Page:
Issue Date: June 19, 2006
Moving Away From Target-Based Discovery
"I worry that most of the easy drug targets are gone," says Derek Lowe, a Ph.D. drug discovery chemist with a major pharma company in the U.S. and a blogger. Lowe's blog, "In the Pipeline," has between 3,000 and 4,000 visitors per day each weekday. In this blog, he talks about news and trends in the pharma industry, chemistry, lab work, and legal issues, among other things.
Lowe posts to his blog at night after his kids are asleep. For his day job, Lowe works "at the very beginning of drug discovery, just after the random screening," he says. His lab takes validated lead compounds and makes as many variations on the molecules as it can while getting continuous feedback from biology colleagues. (He would prefer that C&EN not identify his employer, because, he stresses, he is speaking only for himself, and his company has graciously permitted him to post his blog.)
"I'm fond of pointing out that there aren't many 'home runs' like ACE [angiotensin-converting enzyme involved in blood pressure regulation] out there these days," Lowe says. He reflects on the past: "Ah, ACE—an enzyme of a class that we know we can inhibit with small molecules, that's right in the middle of a key pathway for a condition affecting millions and millions of people." Lowe continues, "You could say similar glowing things about HMG [3-hydroxy-3-methylglutaryl] CoA reductase, the target of the statins."
Lowe says that one of the hopes of genome sequencing and mining was that there would be some more of these great targets out there that no one had yet discovered. "This expectation has not aged well," he tells C&EN.
What his company is looking for is drug activity for a specific biological target. "These days, almost every program in the industry is geared at some specific target, an enzyme or receptor that we have reason to think may be disease-relevant," he says.
But this drug discovery system may be breaking down. "Cancer may have 10,000 targets; it may turn out to be several thousand orphan diseases, each of which has a relatively small patient population," Lowe says. The cost and complexity of screening thousands of targets against higher systems like cell cultures or an animal model that mimics a real organism would be overwhelming.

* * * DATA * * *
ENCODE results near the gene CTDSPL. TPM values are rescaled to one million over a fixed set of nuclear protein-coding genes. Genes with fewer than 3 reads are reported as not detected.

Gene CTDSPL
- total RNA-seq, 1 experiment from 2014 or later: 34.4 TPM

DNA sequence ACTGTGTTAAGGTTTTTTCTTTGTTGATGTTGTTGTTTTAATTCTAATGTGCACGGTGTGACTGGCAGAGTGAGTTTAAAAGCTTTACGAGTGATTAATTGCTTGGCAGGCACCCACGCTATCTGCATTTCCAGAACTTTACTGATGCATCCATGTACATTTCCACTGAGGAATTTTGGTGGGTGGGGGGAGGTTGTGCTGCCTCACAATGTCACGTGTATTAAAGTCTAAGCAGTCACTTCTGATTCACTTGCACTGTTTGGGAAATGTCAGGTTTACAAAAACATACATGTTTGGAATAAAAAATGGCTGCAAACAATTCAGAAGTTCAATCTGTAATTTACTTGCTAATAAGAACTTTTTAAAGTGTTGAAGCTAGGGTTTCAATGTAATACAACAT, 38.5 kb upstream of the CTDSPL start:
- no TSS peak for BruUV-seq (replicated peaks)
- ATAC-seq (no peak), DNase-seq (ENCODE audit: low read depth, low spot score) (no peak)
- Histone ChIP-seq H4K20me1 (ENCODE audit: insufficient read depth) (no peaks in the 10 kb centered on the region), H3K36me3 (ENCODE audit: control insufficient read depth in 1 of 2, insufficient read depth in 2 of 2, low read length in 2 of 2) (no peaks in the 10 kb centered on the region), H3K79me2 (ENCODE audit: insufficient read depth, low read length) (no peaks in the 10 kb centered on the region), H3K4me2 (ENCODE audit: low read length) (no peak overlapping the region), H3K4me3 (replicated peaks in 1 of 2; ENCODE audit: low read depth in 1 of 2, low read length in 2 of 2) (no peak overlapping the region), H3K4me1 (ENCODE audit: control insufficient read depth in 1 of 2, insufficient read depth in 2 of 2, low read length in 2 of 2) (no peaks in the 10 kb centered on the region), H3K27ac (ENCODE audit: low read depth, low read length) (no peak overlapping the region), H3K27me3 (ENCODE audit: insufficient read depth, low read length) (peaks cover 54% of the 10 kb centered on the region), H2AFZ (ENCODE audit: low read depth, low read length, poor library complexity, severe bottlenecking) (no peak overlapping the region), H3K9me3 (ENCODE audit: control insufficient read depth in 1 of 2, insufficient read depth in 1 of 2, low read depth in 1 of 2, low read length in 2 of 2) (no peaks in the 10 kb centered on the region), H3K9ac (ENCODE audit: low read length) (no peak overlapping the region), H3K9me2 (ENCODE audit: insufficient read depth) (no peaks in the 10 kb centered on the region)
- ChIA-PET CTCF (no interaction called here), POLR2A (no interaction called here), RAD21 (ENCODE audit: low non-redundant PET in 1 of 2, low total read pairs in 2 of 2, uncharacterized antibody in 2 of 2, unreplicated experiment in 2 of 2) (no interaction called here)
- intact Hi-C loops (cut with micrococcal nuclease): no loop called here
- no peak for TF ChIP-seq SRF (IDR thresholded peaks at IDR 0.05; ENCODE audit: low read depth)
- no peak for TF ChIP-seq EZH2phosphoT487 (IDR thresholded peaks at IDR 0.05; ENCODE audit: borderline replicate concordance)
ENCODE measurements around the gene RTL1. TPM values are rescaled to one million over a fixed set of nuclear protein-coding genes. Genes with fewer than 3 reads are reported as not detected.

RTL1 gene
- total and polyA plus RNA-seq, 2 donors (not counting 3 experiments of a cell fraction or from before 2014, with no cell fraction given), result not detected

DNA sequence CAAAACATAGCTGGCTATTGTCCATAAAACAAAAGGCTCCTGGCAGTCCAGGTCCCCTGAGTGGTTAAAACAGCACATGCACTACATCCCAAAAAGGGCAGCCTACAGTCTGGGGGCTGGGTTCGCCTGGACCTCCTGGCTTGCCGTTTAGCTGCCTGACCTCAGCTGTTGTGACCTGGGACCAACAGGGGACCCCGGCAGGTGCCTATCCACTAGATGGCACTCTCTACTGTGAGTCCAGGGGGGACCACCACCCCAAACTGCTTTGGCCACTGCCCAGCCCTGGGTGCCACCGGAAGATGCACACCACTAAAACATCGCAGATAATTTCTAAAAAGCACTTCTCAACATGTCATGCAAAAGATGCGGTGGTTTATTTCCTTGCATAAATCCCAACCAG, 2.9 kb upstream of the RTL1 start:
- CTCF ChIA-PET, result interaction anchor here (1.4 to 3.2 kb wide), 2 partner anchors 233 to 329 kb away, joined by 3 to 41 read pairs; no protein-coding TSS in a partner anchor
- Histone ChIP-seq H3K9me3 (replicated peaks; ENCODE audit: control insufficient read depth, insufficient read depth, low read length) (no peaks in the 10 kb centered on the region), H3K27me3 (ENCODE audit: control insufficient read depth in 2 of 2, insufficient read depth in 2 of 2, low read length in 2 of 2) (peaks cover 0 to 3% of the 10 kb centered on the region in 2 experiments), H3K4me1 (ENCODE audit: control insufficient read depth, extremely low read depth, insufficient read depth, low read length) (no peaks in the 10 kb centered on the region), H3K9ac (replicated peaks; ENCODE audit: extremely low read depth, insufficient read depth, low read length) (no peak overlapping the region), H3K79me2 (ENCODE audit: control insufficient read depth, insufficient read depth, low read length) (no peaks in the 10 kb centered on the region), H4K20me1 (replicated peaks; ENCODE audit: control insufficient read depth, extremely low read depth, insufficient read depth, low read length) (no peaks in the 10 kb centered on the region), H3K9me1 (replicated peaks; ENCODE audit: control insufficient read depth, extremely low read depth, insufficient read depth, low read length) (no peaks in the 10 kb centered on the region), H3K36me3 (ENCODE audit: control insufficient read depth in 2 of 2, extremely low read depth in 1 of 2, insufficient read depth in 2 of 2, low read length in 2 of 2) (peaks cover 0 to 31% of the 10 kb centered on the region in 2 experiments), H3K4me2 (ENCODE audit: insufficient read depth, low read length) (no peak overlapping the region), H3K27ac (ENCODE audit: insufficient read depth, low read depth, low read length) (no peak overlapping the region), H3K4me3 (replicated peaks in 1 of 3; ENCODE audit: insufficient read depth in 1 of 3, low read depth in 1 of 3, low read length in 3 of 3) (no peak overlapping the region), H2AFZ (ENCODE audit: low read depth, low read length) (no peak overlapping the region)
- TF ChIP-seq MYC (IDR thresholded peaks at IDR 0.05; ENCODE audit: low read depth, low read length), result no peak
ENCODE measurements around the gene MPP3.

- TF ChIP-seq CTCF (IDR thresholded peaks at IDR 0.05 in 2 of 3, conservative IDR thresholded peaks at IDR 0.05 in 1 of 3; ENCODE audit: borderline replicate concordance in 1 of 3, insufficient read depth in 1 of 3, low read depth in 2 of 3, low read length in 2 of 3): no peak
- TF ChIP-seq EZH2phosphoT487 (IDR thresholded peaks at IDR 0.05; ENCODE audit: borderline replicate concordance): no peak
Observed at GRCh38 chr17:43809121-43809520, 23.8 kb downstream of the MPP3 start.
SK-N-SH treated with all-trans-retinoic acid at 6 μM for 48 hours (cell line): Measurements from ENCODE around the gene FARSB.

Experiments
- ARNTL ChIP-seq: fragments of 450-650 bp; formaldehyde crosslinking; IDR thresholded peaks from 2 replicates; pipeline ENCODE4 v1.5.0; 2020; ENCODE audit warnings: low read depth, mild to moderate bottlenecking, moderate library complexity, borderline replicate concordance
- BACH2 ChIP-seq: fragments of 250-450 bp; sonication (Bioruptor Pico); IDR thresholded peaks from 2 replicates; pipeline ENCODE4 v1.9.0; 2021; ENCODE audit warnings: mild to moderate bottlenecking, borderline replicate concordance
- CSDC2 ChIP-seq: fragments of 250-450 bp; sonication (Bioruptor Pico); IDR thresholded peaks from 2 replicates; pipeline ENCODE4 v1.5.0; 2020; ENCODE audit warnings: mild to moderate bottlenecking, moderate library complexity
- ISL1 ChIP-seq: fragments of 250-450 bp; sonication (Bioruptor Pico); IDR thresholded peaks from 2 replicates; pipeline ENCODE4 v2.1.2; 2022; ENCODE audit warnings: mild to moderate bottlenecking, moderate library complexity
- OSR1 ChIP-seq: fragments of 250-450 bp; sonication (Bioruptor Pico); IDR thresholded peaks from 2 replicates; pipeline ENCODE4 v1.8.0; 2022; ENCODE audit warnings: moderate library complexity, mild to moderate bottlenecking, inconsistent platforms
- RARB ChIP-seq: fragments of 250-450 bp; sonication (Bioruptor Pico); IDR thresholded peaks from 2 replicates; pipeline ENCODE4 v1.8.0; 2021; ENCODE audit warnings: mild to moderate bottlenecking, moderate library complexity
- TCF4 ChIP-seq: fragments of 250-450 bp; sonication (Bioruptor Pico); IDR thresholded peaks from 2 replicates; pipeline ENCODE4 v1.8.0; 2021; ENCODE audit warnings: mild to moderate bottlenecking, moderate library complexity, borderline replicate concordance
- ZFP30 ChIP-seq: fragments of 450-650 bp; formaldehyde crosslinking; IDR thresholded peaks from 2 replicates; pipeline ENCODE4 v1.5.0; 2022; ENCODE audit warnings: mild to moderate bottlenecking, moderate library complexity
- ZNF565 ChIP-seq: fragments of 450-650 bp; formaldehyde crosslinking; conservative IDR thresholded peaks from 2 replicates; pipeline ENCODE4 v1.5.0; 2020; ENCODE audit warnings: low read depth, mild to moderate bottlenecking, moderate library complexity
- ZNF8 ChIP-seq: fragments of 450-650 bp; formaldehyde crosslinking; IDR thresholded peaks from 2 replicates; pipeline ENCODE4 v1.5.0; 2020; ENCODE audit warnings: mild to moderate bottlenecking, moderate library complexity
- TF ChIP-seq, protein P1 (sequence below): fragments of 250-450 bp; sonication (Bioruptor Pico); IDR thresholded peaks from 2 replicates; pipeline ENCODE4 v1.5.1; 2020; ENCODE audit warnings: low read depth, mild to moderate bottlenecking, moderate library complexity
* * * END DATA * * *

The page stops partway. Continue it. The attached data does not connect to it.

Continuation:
He believes that pharma companies may start putting more of their resources back into what would be considered "old-fashioned" programs to screen huge numbers of compounds, hoping for a hit. One way that might work, he says, is to find "an animal or near-animal model for diseases and run as many compounds as you can through it." The point of this screening would be for researchers to find some molecule that actually works against a disease, regardless of whether they know what its target or targets are.
"This is how drug discovery was done in the 1940s and 1950s. We would need to do this in a high-throughput fashion because we have so many more compounds than those guys did then, and we'd like to test them all," he says.
Lowe is also hoping that the future holds something, anything, that would increase the number of compounds that make it out of clinical trials. Many fail because of toxicology problems. "If we were to improve just a few percent here and a few percent there, we'd be in much better shape. We are in such bad shape in a lot of these areas that all we have to do is go from a 90% failure rate to an 80% failure rate, and the sun would be shining."
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